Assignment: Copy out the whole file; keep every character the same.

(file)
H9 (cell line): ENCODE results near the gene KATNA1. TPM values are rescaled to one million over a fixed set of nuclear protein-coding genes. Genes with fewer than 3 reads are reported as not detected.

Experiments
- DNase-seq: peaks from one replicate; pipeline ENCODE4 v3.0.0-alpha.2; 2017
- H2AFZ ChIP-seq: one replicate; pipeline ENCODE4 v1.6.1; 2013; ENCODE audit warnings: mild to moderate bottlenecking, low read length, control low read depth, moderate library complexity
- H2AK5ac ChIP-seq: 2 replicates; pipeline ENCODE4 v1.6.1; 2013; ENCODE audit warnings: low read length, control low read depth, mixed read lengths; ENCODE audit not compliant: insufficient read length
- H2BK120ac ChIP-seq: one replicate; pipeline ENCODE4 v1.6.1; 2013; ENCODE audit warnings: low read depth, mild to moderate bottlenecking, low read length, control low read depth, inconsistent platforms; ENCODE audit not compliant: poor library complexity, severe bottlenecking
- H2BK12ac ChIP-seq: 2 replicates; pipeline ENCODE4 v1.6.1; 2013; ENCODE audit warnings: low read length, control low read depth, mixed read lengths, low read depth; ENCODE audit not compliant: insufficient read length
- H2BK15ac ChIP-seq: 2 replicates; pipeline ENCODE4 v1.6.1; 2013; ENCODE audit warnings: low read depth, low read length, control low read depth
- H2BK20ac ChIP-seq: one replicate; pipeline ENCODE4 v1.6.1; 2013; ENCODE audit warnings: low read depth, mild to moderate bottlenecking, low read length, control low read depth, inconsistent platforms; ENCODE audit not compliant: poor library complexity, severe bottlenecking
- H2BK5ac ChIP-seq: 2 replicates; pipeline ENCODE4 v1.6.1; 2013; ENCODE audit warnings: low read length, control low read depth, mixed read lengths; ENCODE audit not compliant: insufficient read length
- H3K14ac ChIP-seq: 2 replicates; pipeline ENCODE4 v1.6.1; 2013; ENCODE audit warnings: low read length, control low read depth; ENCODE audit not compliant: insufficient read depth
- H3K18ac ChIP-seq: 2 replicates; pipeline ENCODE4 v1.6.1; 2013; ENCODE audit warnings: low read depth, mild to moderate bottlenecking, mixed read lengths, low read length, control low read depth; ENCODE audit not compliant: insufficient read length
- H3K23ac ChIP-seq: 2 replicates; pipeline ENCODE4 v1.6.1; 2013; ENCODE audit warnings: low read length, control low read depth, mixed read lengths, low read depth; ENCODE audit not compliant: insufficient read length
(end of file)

H9 (cell line): ENCODE results near the gene KATNA1. TPM values are rescaled to one million over a fixed set of nuclear protein-coding genes. Genes with fewer than 3 reads are reported as not detected.

Experiments
- DNase-seq: peaks from one replicate; pipeline ENCODE4 v3.0.0-alpha.2; 2017
- H2AFZ ChIP-seq: one replicate; pipeline ENCODE4 v1.6.1; 2013; ENCODE audit warnings: mild to moderate bottlenecking, low read length, control low read depth, moderate library complexity
- H2AK5ac ChIP-seq: 2 replicates; pipeline ENCODE4 v1.6.1; 2013; ENCODE audit warnings: low read length, control low read depth, mixed read lengths; ENCODE audit not compliant: insufficient read length
- H2BK120ac ChIP-seq: one replicate; pipeline ENCODE4 v1.6.1; 2013; ENCODE audit warnings: low read depth, mild to moderate bottlenecking, low read length, control low read depth, inconsistent platforms; ENCODE audit not compliant: poor library complexity, severe bottlenecking
- H2BK12ac ChIP-seq: 2 replicates; pipeline ENCODE4 v1.6.1; 2013; ENCODE audit warnings: low read length, control low read depth, mixed read lengths, low read depth; ENCODE audit not compliant: insufficient read length
- H2BK15ac ChIP-seq: 2 replicates; pipeline ENCODE4 v1.6.1; 2013; ENCODE audit warnings: low read depth, low read length, control low read depth
- H2BK20ac ChIP-seq: one replicate; pipeline ENCODE4 v1.6.1; 2013; ENCODE audit warnings: low read depth, mild to moderate bottlenecking, low read length, control low read depth, inconsistent platforms; ENCODE audit not compliant: poor library complexity, severe bottlenecking
- H2BK5ac ChIP-seq: 2 replicates; pipeline ENCODE4 v1.6.1; 2013; ENCODE audit warnings: low read length, control low read depth, mixed read lengths; ENCODE audit not compliant: insufficient read length
- H3K14ac ChIP-seq: 2 replicates; pipeline ENCODE4 v1.6.1; 2013; ENCODE audit warnings: low read length, control low read depth; ENCODE audit not compliant: insufficient read depth
- H3K18ac ChIP-seq: 2 replicates; pipeline ENCODE4 v1.6.1; 2013; ENCODE audit warnings: low read depth, mild to moderate bottlenecking, mixed read lengths, low read length, control low read depth; ENCODE audit not compliant: insufficient read length
- H3K23ac ChIP-seq: 2 replicates; pipeline ENCODE4 v1.6.1; 2013; ENCODE audit warnings: low read length, control low read depth, mixed read lengths, low read depth; ENCODE audit not compliant: insufficient read length